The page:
Category Archives: style; principles of writing

proverbs from Roger’s writing lair (with a nod to Blake’s “Proverbs of Hell”)




Simple, declarative sentences are not necessarily better than complex ones; the converse is equally true.

Clarity is a desideratum, but it is not necessarily a bad thing to challenge the reader.

Loose verbiage is not a hallmark of good writing — pruning is desirable; but, shorter is not always better. (Nor is the most concise style a prioi the best one.)

Objectivity and balance are often desirable, but not at the cost of dullness; the opposite, a fulsome, over the top, raging screed, is usually not worth reading.

Subtlety and irony can be as desirable as making one’s point bluntly and forcefully; it depends.

No argument can stand on its own without support by way of evidence, details, illustrative examples, etc.; and, explication.

Vagueness and fuzziness are to be avoided; but abstractions and abstract words do not, per se, amount to the same thing.

It is not necessarily a fault to digress, or to yoke disparate topics in a single piece. (But one should avoid the possibility of the reader getting lost or confused.)

Speaking directly to the reader and/or making an abstract argument more personal are not “wrong.”

Draw upon your own experience where appropriate.

Sentence fragments can work, if used sparingly, in the right place (but not abused).

Punctuation should not be dispensed with merely for the sake of convenience.

Comma splices are almost always an avoidable and unjustifiable error.

Adverbs can be overused, but they are not necessarily “bad”; it depends. (The same can be said for adjectives.)

Vulgarity is almost always a mistake.

Connectives such as moreover, however, and on the contrary are essential and desirable for coherence, but they can be overused; coherence can often be achieved in more subtle ways.

Filler words and qualifiers such as as it were and so to speak can often serve a purpose.

Emphasis is key; it is not always or merely a matter of putting the key idea at the end.

Time honored grammar rules should be heeded and not ignored simply out of ignorance or on account of laziness or political correctness.

Fifty cent words are not verboten; recherché words and foreign terms should not necessarily be shunned.

Clichés are not always bad.

Good writers are allowed to break the rules, but first they must know them.


— Roger W. Smith

    January 2019


regarding Professor Strunk’s admonition, “Omit Needless Words.” (or, are long, complex sentences bad?)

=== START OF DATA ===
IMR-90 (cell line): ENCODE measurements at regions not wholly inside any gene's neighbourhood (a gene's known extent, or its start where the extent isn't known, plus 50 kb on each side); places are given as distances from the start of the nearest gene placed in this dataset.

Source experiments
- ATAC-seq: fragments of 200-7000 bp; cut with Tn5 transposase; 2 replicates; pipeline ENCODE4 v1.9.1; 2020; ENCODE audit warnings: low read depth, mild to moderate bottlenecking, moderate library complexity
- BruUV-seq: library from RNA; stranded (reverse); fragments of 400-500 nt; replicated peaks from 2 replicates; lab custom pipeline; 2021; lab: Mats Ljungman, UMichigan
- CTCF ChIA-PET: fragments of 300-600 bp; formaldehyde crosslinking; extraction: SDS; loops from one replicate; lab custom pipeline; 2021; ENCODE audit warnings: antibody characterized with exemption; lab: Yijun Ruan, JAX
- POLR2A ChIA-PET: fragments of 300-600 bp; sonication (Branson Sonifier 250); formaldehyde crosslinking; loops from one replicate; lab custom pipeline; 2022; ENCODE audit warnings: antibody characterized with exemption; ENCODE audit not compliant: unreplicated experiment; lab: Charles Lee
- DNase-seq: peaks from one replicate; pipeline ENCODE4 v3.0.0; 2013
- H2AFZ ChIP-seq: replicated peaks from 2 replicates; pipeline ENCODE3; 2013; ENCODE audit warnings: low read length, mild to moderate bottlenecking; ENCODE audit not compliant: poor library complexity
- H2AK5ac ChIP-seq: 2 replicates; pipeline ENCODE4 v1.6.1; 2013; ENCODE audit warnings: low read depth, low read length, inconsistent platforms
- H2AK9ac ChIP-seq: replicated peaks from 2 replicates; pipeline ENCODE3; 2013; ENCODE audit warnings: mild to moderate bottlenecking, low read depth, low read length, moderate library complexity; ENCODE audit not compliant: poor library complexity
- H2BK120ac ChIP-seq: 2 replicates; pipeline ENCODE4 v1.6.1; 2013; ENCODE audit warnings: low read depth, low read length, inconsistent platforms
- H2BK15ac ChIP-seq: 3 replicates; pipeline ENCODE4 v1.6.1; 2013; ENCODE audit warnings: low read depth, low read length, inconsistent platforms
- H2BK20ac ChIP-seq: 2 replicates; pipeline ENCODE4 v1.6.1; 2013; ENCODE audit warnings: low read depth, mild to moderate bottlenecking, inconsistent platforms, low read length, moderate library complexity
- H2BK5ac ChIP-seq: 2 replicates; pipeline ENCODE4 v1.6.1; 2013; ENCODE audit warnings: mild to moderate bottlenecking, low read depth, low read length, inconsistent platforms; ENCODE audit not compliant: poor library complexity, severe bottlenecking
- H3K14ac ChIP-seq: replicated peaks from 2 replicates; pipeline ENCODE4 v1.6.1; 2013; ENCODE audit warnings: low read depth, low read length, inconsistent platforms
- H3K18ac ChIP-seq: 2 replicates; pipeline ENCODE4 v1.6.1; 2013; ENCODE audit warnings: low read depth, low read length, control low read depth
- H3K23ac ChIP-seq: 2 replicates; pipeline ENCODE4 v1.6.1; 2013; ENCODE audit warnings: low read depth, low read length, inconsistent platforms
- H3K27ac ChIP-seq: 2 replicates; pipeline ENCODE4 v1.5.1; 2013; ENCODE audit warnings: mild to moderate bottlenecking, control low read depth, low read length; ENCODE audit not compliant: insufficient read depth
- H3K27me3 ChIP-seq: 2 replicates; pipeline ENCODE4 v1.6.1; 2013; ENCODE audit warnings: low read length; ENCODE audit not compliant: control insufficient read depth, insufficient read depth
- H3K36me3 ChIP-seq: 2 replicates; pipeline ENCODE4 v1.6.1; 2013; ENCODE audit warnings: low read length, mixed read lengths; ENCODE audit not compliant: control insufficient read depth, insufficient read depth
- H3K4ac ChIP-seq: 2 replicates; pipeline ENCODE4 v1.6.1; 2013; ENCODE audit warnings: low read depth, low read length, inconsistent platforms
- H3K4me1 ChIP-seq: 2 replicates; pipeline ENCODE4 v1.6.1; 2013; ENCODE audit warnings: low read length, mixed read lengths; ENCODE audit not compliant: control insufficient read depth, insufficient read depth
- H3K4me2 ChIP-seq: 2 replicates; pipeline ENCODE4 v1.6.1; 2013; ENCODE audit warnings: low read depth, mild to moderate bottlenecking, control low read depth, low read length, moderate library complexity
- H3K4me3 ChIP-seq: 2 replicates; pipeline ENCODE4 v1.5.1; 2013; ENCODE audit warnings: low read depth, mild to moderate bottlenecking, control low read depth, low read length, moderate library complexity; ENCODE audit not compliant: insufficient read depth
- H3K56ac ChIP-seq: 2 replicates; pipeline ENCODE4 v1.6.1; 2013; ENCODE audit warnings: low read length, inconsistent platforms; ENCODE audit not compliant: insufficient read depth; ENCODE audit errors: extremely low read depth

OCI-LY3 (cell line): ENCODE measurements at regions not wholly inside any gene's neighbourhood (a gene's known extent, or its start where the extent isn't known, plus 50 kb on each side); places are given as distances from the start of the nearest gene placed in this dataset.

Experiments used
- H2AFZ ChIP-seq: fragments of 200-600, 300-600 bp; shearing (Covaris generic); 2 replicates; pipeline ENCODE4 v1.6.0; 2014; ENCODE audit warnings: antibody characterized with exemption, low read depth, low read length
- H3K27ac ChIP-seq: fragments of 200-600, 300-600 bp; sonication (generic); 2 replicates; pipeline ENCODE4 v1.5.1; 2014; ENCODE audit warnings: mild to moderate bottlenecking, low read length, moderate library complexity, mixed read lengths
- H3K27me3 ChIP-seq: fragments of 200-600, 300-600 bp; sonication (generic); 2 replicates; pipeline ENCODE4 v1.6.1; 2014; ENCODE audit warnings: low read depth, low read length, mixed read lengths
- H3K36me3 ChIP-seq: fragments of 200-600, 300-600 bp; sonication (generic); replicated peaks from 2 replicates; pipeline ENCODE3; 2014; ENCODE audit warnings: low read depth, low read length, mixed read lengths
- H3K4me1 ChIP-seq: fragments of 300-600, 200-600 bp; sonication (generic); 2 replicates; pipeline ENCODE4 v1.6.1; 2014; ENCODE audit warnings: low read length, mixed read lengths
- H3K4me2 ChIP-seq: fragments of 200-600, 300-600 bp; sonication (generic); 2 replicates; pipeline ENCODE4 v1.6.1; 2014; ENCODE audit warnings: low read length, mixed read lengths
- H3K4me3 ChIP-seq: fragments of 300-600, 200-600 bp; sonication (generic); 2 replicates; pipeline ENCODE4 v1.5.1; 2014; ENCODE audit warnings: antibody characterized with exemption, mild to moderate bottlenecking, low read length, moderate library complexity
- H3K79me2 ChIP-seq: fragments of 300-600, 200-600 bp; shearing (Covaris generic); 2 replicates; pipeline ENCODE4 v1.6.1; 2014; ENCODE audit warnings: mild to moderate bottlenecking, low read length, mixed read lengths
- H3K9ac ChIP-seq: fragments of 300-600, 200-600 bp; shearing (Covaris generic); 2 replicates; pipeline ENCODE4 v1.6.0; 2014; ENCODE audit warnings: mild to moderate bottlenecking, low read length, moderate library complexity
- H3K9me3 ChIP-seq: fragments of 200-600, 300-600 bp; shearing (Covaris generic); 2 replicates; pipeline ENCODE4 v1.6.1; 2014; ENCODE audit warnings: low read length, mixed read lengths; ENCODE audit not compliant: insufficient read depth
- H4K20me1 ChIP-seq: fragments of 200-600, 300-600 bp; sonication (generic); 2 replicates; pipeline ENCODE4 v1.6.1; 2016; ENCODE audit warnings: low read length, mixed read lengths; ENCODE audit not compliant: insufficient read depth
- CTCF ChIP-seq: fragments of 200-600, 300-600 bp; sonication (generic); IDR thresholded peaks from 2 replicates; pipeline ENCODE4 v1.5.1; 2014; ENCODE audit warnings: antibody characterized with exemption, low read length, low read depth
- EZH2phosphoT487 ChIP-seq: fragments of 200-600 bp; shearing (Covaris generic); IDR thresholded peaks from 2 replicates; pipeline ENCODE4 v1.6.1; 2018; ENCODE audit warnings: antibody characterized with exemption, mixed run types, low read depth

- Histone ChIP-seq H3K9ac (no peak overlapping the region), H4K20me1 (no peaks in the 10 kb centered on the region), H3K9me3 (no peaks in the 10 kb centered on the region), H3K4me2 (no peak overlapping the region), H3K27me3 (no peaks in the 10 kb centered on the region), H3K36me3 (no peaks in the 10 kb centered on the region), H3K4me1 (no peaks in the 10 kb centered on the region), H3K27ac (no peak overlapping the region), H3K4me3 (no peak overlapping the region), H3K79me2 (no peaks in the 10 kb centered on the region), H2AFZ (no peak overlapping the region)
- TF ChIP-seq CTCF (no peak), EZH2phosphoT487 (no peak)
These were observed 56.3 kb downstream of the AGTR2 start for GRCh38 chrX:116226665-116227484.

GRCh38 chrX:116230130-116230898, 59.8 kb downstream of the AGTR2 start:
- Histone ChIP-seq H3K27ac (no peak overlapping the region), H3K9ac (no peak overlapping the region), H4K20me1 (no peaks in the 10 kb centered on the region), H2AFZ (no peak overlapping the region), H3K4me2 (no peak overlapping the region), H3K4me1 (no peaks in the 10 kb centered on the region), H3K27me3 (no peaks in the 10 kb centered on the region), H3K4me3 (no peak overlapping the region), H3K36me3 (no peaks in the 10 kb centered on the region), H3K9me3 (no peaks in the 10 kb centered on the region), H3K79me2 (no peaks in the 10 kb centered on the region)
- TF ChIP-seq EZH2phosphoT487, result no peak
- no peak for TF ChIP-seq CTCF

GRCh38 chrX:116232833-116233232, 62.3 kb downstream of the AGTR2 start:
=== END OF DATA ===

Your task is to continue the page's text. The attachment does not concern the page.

Should long, complex sentences be considered, a priori, evidence of bad writing? Ask Samuel Johnson. Or practically any other great writer one can think of.

Sometimes the shortest sentences can be extremely powerful: “Jesus wept” (John 11:35).

But, note what Professor Brooks Landon has to say in his lecture ““Grammar and Rhetoric” (lecture 2, “Building Great Sentences: Exploring the Writer’s Craft”; The Great Courses/The Teaching Company).



… unless the situation demands otherwise, sentences that convey more information are more effective than those that convey less. Sentences that anticipate and answer more questions that a reader might have are better than those that answer fewer questions. Sentences that bring ideas and images into clearer focus by adding more useful details and explanation are generally more effective than those that are less clearly focused and that offer fewer details. In practice, this means that I generally value longer sentences over shorter sentences as long as the length accomplishes some of those important goals I’ve just mentioned.

Many of us have been exposed over the years to the idea that effective writing is simple and direct, a term generally associated with Strunk and White’s legendary guidebook The Elements of Style, or we remember some of the slogans from that book, such as, “Omit needless words.” … [Stunk concluded] with this all important qualifier: “This requires not that the writer make all his sentences short, or that he avoid all detail and treat his subjects only in outline, but that he make every word tell.” … Strunk’s concern is specifically with words and phrases that do not add propositions to the sentence [e.g., “owing to the fact that” instead of “since”].”

… simple does not mean simplistic. Direct does not mean short. And, simple and direct does not mean that we should all write like Ernest Hemingway in a hurry. “Omit needless words” is great advice, but not when it gets reduced to the belief that shorter is always better, or that “needless” means any word without which the sentence can still make sense.

… I like Faulkner, as well as I like Hemingway. And, I’d like to believe that even Professor Will Strunk and certainly E. B. White would not have tried to edit Faulkner out of existence.

… Strunk and White do a great job of reminding us to avoid needless words, but they don’t begin to consider all of the ways in which more words might actually be needed. … in many cases, we need to add words to improve our writing … rather than trying to pare our writing down to some kind of telegraphic minimum.


— posted by Roger W. Smith

   July 2017







from Wikipedia


Jesus wept (Greek: ἐδάκρυσεν ὁ Ἰησοῦς, edákrysen o Iesoús lit. “Jesus shed tears”) is a phrase famous for being the shortest verse in the King James Version of the Bible, as well as many other versions. It is not the shortest in the original languages. It is found in the Gospel of John, chapter 11, verse 35.

This verse occurs in John’s narrative of the death of Lazarus of Bethany, a follower of Jesus. Lazarus’ sisters – Mary and Martha – sent word to Jesus of their brother’s illness and impending death, but Jesus arrived four days after Lazarus died. Jesus, after talking to the grieving sisters and seeing Lazarus’ friends weeping, was deeply troubled and moved.